Does your data tell you how to communicate with donors?

Does your data tell you how to communicate with donors?

A local food bank has been using a custom contact management database built in Microsoft Access. It supports 15,000 or so contacts, and it suits their purposes just fine. Reviewing their data structure recently, we noted that they were tracking the following communication data about their donors: home address, work address, one or more email addresses, phone, mobile phone, work phone.

Mapping data to business, we asked about their communications plan. It looked something like this:
• Two direct mail appeals annually
• Quarterly e-newsletters via Constant Contact
• Ad hoc mailings about community issues … maybe two or three per year
• Blog posts, not consistently
• Facebook posts once or twice a month
• They are thinking about a text messaging campaign

So then we asked: does your data tell you how to communicate with donors … how many contacts do you reach through each medium?

There was a puzzled look. A bit of thinking. Then: “Everybody gets contacted with every communication, so long as we have their address or email or whatever.”

How about an example close to home

A co-worker and I figured out that between the two of us and Third Sector Labs, we had three mailing addresses, 12 email addresses, three business phone numbers and two home number, three LinkedIn accounts, two Facebooks accounts, two Twitters, two Tumblrs … you get the idea. If you are a charity with all of this information – and you might be! – and you contact us using many/most of these communication channels, odds are we are going to get irritated and tune you out.

Contact Methods

Why? Are we bad guys? I hope not. Like so many people today, we are busy. When we give of our time, we want our time to be respected. For all you parents out there, think about the number of times we tell our kids “stop repeating yourself” or “I heard you the first time.” People don’t want to bombarded with the same information over and over.

Let’s put it another way. You’ve got that first gift from a new donor. What’s your donor retention rate look like? Could it be low because you aren’t communicating with donors the way they want to be reached?

Back to the client

In the course of managing their communications, it had not occurred to our client to ask their donors and contacts how they wanted to be reached. This is not unusual. We live at a time where so many of us feel overwhelmed by technology, especially communications technology. Heck, companies like HootSuite and TweetDeck make money aggregating social media accounts for individuals and businesses who feel like they have to connected everywhere but don’t have time to manage it all.

The good news, by the way, is that you don’t have to be everywhere. But you do need to be where your donors are, and just as importantly, you need to know how to communicate with them.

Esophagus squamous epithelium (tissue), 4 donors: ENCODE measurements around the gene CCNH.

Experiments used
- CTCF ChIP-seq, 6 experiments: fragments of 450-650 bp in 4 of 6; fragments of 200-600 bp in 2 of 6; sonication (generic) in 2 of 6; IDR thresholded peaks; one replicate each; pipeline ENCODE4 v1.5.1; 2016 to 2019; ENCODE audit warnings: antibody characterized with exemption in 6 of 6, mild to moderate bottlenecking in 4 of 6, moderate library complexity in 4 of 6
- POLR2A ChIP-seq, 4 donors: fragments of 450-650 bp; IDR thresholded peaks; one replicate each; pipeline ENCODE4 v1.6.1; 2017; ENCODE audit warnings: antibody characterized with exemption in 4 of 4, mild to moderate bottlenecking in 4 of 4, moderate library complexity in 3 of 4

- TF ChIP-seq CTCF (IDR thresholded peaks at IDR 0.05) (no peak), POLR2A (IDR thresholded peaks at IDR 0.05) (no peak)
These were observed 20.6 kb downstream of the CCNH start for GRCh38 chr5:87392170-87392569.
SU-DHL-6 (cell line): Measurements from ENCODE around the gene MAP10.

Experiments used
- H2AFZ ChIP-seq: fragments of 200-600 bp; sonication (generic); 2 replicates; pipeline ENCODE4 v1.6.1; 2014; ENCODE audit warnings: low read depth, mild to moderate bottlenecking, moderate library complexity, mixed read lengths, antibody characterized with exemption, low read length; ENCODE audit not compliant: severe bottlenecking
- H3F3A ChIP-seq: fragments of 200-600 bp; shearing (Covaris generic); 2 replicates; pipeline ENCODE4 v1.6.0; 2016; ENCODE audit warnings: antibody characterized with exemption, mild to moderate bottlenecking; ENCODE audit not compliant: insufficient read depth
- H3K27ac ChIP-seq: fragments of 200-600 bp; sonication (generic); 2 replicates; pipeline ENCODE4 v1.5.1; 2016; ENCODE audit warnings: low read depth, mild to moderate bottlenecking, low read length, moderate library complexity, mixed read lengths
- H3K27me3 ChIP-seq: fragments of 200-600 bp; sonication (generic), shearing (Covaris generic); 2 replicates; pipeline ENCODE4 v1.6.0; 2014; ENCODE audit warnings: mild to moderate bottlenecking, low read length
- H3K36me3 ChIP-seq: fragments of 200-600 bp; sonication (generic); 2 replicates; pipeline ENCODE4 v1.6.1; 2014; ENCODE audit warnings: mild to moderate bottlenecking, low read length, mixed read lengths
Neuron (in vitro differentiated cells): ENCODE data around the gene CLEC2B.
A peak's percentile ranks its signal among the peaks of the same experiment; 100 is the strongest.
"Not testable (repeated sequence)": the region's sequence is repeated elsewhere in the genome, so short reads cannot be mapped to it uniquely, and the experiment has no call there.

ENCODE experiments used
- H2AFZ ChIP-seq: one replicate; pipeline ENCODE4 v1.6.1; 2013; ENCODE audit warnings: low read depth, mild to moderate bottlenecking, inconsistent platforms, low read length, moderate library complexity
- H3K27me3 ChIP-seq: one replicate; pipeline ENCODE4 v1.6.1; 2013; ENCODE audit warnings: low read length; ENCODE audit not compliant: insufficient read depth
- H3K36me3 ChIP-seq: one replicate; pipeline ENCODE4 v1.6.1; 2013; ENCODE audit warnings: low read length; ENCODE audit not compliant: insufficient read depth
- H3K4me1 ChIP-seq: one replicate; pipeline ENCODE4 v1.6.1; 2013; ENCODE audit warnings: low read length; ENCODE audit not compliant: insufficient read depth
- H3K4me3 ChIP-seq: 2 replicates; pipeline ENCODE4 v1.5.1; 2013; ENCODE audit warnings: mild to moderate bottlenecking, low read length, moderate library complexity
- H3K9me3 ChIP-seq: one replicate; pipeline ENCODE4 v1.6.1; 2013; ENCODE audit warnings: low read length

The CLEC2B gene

Lessons learned

Track ItLesson 1 – Track It. Most CRMs carry fields that let you identify the primary means of communication for a donor. Use those fields. In the case of a custom contact management system, you can add the fields you need … which is what our client did. And how did they figure out who gets a mailer, who gets an enewsletter, who wants to just follow along on Facebook, and who actually wants them all? It was a brilliant strategy, really … they asked … in a simple survey.

Lesson 2 – Save Money. The money spent on that survey was saved many times over by not wasting money on unread mail.

Lesson 3 – Improve Donor Relations. By showing donors that you are listening to them, by not wasting their time with duplicative communications, you will gain their appreciation and respect as a well-run organization.

Lesson 4 – Improve Your Communications Plan. Now you are a data analyst! By mapping your donors against the way(s) they want to be reached, a clearer picture emerges about how your organization needs to be using the many communications channels available to us. Don’t repeat everything to everyone on every channel. Get smart about this. Patterns will emerge that allow you to tailor your message in a direct mail piece to one donor demographic, while a different message is used to reach another demographic via blogging or Facebook.

Does your data tell you how to communicate with donors?

About Doug Rekenthaler

Doug has spent more than 20 years delivering a wide variety of support to nonprofit organizations. He was instrumental in establishing the American Red Cross’s Web services in the late-1990s, later moving on to deliver consulting and technology services to numerous nonprofits including UNICEF, National Geographic, World Wildlife Fund, the Nature Conservancy, and dozens more.

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